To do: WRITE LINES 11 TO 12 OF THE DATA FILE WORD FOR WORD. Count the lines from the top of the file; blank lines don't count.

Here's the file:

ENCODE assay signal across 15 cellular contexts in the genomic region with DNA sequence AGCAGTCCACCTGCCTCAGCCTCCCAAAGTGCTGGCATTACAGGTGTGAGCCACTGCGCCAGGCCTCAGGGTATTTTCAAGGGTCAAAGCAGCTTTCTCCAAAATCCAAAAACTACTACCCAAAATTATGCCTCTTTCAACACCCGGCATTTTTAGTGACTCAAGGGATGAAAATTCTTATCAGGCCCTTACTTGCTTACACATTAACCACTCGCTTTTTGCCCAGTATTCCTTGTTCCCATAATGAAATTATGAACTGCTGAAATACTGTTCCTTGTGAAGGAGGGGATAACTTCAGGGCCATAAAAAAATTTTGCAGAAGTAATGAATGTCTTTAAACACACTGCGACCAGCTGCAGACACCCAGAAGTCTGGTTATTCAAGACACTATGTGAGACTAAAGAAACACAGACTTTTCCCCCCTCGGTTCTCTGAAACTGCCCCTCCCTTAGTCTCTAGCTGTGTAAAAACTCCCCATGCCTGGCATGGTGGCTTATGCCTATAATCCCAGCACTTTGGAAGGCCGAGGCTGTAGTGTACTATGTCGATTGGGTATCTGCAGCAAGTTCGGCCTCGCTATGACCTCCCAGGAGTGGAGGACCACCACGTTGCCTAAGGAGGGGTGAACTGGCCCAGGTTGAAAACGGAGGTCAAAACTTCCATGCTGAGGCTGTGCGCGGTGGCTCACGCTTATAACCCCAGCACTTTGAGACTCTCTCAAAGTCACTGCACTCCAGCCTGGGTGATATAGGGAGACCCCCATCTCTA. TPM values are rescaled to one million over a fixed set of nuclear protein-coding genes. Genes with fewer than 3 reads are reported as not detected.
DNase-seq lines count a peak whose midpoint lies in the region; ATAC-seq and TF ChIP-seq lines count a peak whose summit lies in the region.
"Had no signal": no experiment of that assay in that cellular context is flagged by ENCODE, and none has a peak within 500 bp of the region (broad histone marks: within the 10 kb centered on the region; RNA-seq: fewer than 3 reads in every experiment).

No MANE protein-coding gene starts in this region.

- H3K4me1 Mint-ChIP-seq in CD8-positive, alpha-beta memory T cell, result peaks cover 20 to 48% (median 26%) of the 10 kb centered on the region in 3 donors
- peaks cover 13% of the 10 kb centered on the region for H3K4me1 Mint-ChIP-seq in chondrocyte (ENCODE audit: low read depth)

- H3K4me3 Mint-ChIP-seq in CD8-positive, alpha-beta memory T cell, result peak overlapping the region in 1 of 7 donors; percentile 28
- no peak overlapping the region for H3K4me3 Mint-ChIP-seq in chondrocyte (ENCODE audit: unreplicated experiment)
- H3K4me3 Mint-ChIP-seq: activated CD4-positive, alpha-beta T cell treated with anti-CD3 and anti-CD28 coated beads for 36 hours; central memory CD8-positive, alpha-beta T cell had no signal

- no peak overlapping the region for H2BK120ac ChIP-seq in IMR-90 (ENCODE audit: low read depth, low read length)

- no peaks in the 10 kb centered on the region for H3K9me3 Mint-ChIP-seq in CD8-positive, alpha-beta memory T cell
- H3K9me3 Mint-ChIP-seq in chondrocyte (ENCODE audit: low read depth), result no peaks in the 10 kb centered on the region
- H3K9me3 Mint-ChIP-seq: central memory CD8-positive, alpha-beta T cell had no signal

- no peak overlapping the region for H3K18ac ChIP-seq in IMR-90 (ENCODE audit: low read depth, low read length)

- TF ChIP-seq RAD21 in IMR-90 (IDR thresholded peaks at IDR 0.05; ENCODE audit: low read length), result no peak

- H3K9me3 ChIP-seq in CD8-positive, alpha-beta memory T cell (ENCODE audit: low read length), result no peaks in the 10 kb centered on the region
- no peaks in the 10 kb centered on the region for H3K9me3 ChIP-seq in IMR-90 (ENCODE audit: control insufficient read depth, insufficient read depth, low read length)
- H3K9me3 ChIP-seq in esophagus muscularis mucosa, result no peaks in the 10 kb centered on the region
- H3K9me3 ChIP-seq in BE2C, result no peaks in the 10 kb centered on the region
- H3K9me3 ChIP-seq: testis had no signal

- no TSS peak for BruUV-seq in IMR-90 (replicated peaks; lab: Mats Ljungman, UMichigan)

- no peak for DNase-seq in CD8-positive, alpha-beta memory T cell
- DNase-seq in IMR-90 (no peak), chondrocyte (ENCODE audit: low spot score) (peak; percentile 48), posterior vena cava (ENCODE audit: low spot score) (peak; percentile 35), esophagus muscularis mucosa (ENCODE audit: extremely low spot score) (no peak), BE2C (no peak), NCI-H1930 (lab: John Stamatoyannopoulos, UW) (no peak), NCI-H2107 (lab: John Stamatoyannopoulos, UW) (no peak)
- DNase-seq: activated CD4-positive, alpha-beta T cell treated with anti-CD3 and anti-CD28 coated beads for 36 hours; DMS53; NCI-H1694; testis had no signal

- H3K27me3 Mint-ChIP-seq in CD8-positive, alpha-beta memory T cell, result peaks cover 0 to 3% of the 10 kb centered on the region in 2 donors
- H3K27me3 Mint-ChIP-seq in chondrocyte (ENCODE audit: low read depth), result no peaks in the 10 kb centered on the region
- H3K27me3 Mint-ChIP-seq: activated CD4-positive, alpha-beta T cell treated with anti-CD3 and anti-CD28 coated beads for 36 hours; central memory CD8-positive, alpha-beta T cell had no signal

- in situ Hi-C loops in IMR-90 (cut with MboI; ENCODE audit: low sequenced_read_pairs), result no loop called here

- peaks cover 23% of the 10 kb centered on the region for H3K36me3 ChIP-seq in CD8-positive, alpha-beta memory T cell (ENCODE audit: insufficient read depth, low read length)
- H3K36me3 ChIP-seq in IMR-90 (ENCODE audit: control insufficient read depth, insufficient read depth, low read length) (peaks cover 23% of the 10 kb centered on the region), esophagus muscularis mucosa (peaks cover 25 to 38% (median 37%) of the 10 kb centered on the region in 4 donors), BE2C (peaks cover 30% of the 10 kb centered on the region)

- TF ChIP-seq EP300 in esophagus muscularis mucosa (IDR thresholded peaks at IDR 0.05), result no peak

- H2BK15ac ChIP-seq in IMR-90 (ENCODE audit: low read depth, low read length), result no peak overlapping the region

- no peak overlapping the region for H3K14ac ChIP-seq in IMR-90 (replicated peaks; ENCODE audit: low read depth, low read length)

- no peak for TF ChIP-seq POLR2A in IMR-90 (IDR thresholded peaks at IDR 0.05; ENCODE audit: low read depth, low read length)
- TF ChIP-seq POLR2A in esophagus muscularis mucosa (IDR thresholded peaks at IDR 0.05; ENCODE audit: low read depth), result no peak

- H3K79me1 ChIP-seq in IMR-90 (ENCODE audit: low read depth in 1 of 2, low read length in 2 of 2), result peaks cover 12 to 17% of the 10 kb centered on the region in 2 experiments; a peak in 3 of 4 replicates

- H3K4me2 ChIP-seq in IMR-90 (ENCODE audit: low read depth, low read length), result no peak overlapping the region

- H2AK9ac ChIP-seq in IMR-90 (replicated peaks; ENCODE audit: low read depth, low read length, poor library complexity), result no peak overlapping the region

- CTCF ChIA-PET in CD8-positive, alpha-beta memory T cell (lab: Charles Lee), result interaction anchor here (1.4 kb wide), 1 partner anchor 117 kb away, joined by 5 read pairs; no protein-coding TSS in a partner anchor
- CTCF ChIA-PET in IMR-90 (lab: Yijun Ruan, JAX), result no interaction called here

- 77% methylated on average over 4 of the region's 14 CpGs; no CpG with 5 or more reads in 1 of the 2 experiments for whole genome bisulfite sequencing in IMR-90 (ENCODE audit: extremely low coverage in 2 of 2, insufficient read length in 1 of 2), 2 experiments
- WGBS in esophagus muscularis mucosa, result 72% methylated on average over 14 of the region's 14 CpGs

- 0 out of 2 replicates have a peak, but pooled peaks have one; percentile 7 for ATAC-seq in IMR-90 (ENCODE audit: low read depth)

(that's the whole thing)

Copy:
- no peaks in the 10 kb centered on the region for H3K9me3 Mint-ChIP-seq in CD8-positive, alpha-beta memory T cell
- H3K9me3 Mint-ChIP-seq in chondrocyte (ENCODE audit: low read depth), result no peaks in the 10 kb centered on the region